Ron Smith and wife Lisa sat in their camouflage aluminum skiff in an Everglades marsh on a recent morning, looking for targets on the horizon. Ron cradled his shotgun, on the alert for ducks descending to the decoys he had scattered about the slough. Lisa was curled up with jackets and quilts, unarmed.
“I think it’s beautiful out here,” Lisa said. “It’s quiet. You can chit-chat. You can sleep in the boat.”
Smith, a Pembroke Pines insurance agent and native South Floridian, has been hunting ducks in the region for more than 30 years. Lisa shot one duck a long time ago and that was enough for her; she just enjoys being outdoors with her husband.
“I used to deer hunt,” Ron said as he scanned the early morning sky. “You’d be gone two or three days. Then we had our first child. I tried duck hunting after my son was born, and it just grabbed me. With duck hunting, you’re home before they wake up.”
Suddenly, two ring-necked ducks swooped into the small pond and dived head-first into a stand of lily pads before Ron could get off a shot. By the time they took off again, they were out of range of his 12-gauge. He shook his head, ruing the still beauty of the morning.
“One of the worst things in duck hunting is no wind, and here we are without a breath of air,” he said. “The wind makes them get up more.”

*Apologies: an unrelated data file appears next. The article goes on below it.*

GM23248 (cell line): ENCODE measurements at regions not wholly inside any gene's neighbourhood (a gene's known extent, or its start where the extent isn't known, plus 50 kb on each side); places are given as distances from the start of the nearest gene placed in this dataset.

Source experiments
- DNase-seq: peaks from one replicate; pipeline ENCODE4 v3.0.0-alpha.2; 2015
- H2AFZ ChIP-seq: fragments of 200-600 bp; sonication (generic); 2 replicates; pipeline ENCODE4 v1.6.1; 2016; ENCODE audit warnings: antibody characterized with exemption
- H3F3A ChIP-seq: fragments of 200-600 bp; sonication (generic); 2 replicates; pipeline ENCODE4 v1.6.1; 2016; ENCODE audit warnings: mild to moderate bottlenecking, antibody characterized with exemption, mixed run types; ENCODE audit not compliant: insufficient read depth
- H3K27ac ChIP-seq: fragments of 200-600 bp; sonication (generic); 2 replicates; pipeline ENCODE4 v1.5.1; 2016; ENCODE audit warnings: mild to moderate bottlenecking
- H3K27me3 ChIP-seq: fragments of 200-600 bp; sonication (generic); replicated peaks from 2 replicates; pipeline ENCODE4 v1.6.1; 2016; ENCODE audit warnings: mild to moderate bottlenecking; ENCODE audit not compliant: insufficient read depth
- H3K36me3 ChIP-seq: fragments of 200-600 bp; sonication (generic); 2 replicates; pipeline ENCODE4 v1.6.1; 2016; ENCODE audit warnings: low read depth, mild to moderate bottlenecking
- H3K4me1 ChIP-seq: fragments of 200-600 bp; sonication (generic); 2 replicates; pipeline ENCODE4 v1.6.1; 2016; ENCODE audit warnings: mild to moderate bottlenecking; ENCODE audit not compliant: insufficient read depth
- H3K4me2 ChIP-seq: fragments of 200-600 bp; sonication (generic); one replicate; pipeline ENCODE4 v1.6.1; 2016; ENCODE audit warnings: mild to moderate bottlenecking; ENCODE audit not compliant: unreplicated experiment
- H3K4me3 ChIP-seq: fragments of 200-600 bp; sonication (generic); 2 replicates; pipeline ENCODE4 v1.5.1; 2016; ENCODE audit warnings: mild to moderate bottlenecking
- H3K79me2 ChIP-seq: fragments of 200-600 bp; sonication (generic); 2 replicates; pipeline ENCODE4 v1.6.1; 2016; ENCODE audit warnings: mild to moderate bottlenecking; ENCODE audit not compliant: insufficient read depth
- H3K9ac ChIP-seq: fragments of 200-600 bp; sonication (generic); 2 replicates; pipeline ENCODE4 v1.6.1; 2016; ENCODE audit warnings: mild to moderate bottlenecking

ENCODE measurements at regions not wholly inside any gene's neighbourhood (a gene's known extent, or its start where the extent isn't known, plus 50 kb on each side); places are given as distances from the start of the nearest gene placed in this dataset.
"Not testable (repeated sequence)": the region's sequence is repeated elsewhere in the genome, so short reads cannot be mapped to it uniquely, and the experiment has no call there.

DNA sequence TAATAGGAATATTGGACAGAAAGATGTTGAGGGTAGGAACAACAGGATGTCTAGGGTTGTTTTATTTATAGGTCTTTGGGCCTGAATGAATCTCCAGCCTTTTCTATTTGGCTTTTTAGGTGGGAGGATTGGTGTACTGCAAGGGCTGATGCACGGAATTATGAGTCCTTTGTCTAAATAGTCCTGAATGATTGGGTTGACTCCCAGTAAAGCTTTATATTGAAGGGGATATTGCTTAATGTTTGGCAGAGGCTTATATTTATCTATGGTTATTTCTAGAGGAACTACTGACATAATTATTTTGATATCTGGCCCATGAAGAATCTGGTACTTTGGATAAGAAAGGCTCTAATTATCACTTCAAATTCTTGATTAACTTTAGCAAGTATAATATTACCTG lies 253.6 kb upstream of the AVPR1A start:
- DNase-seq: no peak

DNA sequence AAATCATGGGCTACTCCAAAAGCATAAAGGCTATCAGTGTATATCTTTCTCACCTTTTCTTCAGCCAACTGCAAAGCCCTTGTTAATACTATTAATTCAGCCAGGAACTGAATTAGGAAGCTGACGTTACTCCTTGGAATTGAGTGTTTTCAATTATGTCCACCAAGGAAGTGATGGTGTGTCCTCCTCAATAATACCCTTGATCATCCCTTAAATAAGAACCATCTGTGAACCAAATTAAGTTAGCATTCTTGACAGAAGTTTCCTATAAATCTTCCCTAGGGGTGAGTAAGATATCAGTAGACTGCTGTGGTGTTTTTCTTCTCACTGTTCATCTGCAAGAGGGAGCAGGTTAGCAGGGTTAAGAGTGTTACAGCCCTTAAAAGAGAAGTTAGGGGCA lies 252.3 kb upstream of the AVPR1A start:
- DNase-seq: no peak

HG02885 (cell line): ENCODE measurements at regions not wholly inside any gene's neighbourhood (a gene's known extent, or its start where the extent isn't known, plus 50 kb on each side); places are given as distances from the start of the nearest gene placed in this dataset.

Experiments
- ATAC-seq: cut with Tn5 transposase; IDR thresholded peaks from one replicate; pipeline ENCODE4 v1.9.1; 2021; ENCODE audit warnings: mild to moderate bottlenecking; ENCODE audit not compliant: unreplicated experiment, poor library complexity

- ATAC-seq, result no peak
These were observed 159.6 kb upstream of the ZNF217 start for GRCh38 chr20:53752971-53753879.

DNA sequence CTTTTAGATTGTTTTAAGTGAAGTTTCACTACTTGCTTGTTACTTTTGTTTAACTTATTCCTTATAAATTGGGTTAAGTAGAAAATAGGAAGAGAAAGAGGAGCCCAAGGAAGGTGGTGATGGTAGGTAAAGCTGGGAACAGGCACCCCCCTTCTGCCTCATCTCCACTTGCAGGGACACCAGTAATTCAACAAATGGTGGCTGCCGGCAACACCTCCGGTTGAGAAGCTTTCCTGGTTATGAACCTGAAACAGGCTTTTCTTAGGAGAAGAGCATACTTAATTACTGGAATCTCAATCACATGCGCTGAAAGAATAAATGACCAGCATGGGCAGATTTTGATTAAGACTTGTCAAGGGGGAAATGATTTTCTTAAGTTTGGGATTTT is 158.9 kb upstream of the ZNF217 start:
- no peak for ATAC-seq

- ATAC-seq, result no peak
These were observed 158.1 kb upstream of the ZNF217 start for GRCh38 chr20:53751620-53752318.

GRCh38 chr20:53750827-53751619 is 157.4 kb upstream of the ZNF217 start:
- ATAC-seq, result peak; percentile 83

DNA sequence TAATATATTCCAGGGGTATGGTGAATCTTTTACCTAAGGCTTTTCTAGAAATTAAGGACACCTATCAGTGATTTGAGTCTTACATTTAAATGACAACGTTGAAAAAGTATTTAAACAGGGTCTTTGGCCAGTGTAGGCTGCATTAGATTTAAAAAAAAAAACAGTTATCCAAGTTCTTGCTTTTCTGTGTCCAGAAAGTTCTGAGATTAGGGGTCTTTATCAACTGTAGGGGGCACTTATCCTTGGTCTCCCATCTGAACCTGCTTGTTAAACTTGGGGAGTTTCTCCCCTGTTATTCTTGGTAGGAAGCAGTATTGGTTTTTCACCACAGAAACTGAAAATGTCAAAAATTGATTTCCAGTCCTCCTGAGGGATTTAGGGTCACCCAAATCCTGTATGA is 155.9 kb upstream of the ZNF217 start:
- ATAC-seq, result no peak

He had barely finished the sentence when three more “ringers” made final approach on the slough. He fired and missed. A few minutes later came three more, which he also missed. But he didn’t seem particularly upset about it.
“When you get the ducks in the decoys, everything else is anti-climactic,” he said. “I really like the decoys.”
Smith makes all of his own decoys out of wood, cork, and even coconut shells and he paints them by hand. Most are full-bodied and life-like, but he also fashions Y-boards — multiple duck silhouettes carved from plywood that sit on a floating platform. He has sold many to fellow duck hunters.
“I don’t have any nice decoys because, by the time I finish it, somebody wants them,” he said.
Almost as much as hunting ducks and making decoys, Ron says he enjoys photographing them.
“I can’t tell you how many times I come out here and the sun lights the place up gold and I put my gun down and pick up my camera,” he said.
Lisa didn’t comment; she was snoozing peacefully.
About a quarter of an hour passed before two more ringers zoomed in. Ron fired and splashed one about 50 feet from the blind. It seemed the morning stillness might be beneficial after all.
“They are coming in good this morning,” he said.
Over the next hour, Ron bagged four more ring-necked ducks — only one shy of his limit of six. He intended to finish the job — in order to have plenty of garlicky duck skewers for dinner. But a six-foot alligator swam into the slough, and appeared to be making a beeline for one of the downed birds.
Ron cranked the long-shaft “go-deviL” outboard on the skiff, rousing Lisa, and steered the boat into the slough to head off the hungry gator. The reptile disappeared below the surface, and the couple had to idle around a bit before Lisa found and plucked three ducks from the water. They couldn’t find the other two; perhaps the gator had beaten them to it.
“Now I can say I’ve been duck hunting today, and I got three ducks,” Lisa joked.
It was mid-morning and time for Ron to head to work. The couple gathered up the decoys and motored about 10 minutes to the boat ramp on Alligator Alley. They planned to make several more trips before the Jan. 27 end of the hunting season.